Expanding Pennsylvania gambling might still be in the cards for the country’s sixth-most populated state, after Governor Tom Wolf (D) allowed an underfunded budget to become law without his signature.
The state needs to quickly find $2.2 billion to balance the $32 billion financial plan. With Wolf looking to raise taxes on corporations and the production of Marcellus Shale natural gas (but the Republican-controlled legislature refusing to approve such measures), gambling expansion is viewed as one potential solution.
The House has passed a bill to put as many as 40,000 slot machines into bars and restaurants, truck stops, and airport terminals. The measure would also legalize internet gambling and online daily fantasy sports, as well as create regulations for sports betting should a change to the federal law come from Congress or the US Supreme Court.
However, the Senate seems to oppose such widespread gaming expansion for the Keystone State. Wolf doesn’t appear too enthused either, having stated he wants “real revenue,” and not money that “cannibalizes and takes from one bucket called gambling to another.”
Passing an unbalanced budget actually violates the state’s constitution. Wolf and the General Assembly also put an underfunded spending plan into law in 2016.
But downgrading threats to Pennsylvania’s credit rating were cited by Wolf in allowing the appropriations bill to become law.
“Just last week, we received a warning that if we did not do the hard work to balance our budget, Pennsylvania’s credit would be downgraded,” the governor said in a statement. “In the coming days, it is my hope that the General Assembly will come together to pass a responsible solution to balance our books.”
The legislature and Wolf are expected to work through the week until they find a way to pull in the $2.2 billion shortfall.
“There are many options available to balance the budget in the long-term like those I presented earlier this year,” Wolf said of his tax increase proposals.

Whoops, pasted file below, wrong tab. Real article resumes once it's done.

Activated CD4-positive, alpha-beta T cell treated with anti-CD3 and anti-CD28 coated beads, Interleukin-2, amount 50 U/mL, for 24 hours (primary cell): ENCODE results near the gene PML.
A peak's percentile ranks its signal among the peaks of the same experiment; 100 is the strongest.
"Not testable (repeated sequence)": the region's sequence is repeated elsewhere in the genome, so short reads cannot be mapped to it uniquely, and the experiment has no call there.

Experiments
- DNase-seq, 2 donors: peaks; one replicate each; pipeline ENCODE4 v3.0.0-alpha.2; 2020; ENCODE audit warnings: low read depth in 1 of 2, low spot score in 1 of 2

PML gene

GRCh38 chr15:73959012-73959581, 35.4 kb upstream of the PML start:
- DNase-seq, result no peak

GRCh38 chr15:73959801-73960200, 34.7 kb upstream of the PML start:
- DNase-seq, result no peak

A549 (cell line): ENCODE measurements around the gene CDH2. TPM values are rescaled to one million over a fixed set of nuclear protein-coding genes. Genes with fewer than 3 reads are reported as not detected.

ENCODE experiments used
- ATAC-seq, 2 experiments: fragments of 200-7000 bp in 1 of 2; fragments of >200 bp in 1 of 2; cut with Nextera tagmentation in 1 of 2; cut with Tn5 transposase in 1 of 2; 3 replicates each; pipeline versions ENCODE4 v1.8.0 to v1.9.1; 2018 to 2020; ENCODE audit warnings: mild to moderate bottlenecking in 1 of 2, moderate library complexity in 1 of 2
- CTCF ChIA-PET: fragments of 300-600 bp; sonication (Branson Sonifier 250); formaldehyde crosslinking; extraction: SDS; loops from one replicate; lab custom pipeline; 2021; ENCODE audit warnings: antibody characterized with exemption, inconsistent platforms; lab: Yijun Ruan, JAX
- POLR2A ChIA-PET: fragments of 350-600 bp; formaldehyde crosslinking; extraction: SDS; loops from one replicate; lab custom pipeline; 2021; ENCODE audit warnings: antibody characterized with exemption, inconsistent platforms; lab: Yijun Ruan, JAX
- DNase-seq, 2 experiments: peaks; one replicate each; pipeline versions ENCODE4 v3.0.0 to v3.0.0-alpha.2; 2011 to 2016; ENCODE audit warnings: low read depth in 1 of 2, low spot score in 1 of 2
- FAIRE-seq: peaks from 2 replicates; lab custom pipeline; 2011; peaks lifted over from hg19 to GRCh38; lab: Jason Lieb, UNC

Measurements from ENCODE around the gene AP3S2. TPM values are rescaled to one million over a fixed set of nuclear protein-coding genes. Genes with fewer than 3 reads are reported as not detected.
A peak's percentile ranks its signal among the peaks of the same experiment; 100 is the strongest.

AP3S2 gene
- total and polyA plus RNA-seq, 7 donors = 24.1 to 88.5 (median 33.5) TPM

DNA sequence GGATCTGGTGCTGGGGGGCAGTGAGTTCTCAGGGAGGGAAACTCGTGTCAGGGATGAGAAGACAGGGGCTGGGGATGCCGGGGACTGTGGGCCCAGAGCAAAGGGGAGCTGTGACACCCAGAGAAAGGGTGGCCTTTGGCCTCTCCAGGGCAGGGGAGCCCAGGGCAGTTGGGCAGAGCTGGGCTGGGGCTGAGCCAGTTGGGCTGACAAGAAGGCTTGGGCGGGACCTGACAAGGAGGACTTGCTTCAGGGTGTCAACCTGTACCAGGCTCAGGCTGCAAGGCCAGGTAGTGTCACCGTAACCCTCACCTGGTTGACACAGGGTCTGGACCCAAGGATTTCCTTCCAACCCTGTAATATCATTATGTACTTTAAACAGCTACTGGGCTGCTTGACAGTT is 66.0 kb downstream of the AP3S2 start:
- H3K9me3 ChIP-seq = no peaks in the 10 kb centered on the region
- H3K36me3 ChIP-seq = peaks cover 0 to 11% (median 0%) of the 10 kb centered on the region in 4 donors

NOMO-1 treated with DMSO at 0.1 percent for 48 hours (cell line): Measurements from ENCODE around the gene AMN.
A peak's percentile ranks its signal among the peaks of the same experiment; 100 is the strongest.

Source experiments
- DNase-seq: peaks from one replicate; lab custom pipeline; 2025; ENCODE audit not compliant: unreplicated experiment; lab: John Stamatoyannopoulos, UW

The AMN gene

Gambling Odds Lengthen
Pennsylvania once seemed likely to join Nevada, New Jersey, and Delaware in offering online gambling. But now the odds of expanding casino-style games to the internet appear to be growing long.
A report last week from the Pennsylvania Gaming Control Board came at the worst time for House Republicans fighting for expansion. The gaming regulator said slot revenue decreased over the last fiscal year at the state’s 12 land-based casinos.
That dealt a devastating blow to the idea of putting gaming terminals into an array of businesses. Wolf has been adamant that the legislature shouldn’t recommend anything that interferes with gambling revenues that are already in place.
The retraction in slot revenue has prompted some House lawmakers to consider shelving the gaming bill.
Budget Up in Smoke
Instead of focusing on potential new forms of gambling revenue, lawmakers are looking at borrowing money. According to Reuters, the General Assembly is also considering using annual settlement money it receives from the tobacco industry to help bridge the gap.
Under the Master Settlement Agreement, Pennsylvania will be paid about $11 billion in total between 2000 and 2025 from the tobacco industry. The money was supposed to be used for smoking (and tobacco chewing) prevention and cessation programs, but in recent years, it has gone to fund other state expenditures instead.